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Re: In an RDBMS, what does "Data" mean?

From: Anthony W. Youngman <wol_at_thewolery.demon.co.uk>
Date: Mon, 7 Jun 2004 23:47:31 +0100
Message-ID: <g2TfG9KDCPxAFwFH@thewolery.demon.co.uk>


In message <9X%vc.5730$tB.3511_at_newssvr32.news.prodigy.com>, Eric Kaun <ekaun_at_yahoo.com> writes
>> So, if you don't have experiments to show that real-world data ALSO
>> comes in tuples (or a close approximation thereof), then you can't
>> conclude that a relational database is a good place to store real-world
>> data.
>
>Sure you can; evidence <> proof. The nice work logicians and mathematicians
>have done with predicate calculus over the years, while perhaps not
>corresponding to "the real world" (tm, MTV Networks), gives us nice
>machinery with which to manipulate... well, data. What, precisely, would
>allow you to conclude that a <datamodel> database is a "good place" to store
>real-world data?

Yup. Evidence does not equal proof. But that was not what I was getting at. Note my careful use of the phrase "or a close approximation thereof" :-)

If "real world" data is not a close approximation of "relational data", then it is reasonable to conclude that a relational database is not a good place to put it ... :-) And if the two are a close approximation, then a relational database may not be the *best* place, but it has to be a *good* place.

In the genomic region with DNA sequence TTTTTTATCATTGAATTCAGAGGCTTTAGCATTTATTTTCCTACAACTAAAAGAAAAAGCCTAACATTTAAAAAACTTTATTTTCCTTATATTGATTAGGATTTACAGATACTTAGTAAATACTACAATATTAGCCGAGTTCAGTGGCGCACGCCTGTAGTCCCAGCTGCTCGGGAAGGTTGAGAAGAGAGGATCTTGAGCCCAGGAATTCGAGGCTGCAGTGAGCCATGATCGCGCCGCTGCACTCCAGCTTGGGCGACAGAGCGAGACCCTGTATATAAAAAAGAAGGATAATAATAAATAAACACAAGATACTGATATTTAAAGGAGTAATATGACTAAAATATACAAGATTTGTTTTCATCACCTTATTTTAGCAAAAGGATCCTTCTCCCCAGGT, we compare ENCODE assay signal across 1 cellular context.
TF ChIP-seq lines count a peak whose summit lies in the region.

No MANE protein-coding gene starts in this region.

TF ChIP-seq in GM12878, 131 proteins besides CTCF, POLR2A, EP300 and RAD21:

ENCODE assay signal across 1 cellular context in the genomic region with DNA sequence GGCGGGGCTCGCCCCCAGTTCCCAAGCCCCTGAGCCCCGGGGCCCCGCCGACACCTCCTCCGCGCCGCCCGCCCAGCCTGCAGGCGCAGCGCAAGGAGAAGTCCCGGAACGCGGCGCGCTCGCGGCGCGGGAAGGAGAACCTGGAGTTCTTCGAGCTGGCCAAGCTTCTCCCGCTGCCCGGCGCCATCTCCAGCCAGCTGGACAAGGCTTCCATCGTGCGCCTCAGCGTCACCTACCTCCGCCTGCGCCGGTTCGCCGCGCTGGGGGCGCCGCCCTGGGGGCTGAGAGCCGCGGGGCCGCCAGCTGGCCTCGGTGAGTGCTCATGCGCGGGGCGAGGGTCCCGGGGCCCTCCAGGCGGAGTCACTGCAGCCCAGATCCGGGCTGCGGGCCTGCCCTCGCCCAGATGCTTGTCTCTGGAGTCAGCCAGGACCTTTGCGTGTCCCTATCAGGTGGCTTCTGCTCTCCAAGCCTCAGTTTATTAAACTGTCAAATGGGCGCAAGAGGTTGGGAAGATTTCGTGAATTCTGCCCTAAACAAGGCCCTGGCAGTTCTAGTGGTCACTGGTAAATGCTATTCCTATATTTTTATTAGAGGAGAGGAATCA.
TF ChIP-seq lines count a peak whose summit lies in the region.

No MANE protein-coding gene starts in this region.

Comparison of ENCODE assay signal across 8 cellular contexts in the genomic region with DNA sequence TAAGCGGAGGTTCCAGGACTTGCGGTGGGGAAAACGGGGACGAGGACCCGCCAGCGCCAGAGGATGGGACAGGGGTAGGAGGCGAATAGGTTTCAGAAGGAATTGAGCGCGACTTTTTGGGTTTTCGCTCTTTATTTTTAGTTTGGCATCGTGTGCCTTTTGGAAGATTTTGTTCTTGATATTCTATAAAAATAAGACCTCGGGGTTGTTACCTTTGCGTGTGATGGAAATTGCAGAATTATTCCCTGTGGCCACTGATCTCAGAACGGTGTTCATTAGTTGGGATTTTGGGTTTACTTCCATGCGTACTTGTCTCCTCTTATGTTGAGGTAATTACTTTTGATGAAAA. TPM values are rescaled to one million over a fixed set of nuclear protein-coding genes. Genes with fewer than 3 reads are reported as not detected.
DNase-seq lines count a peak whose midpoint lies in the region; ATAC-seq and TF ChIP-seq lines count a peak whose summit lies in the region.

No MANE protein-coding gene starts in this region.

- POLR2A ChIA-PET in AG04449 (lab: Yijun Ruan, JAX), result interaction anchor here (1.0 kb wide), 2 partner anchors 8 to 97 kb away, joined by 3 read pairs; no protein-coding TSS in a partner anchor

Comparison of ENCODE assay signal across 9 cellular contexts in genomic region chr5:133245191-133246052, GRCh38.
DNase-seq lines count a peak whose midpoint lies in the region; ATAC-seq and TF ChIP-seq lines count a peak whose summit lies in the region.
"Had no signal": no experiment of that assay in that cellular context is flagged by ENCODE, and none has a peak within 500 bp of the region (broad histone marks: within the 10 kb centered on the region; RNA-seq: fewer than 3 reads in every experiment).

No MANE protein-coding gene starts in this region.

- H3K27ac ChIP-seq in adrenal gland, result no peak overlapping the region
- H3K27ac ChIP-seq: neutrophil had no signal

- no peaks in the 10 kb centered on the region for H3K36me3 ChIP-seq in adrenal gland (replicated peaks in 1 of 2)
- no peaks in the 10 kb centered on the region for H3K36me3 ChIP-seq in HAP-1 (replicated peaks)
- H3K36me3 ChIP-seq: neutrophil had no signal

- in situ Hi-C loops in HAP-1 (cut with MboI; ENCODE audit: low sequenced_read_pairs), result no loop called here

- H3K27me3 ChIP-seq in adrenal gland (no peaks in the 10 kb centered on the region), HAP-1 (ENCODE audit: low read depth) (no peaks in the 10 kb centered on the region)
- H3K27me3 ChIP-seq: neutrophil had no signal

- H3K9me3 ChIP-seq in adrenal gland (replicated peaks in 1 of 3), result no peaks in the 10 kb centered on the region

Don't forget - I'm a scientist :-) If the stats are 95% confident, that's not "proof", but it's "good enough".
>
>> Sorry for ignoring the rest of your post, but this is ABSOLUTELY
>> FUNDAMENTAL!!!
>
>Perhaps, but I still don't think "data comes in tuples" is anything like an
>axiom. I could certainly be wrong.

Read C&D's first rule! "Data comes in rows" - which is as far as I can make out, a synonym for "data comes in tuples". I'm sure a relational guru will disagree, but I can't see the difference ...

Cheers,
Wol

-- 
Anthony W. Youngman - wol at thewolery dot demon dot co dot uk
HEX wondered how much he should tell the Wizards. He felt it would not be a
good idea to burden them with too much input. Hex always thought of his reports
as Lies-to-People.
The Science of Discworld : (c) Terry Pratchett 1999
Received on Mon Jun 07 2004 - 17:47:31 CDT

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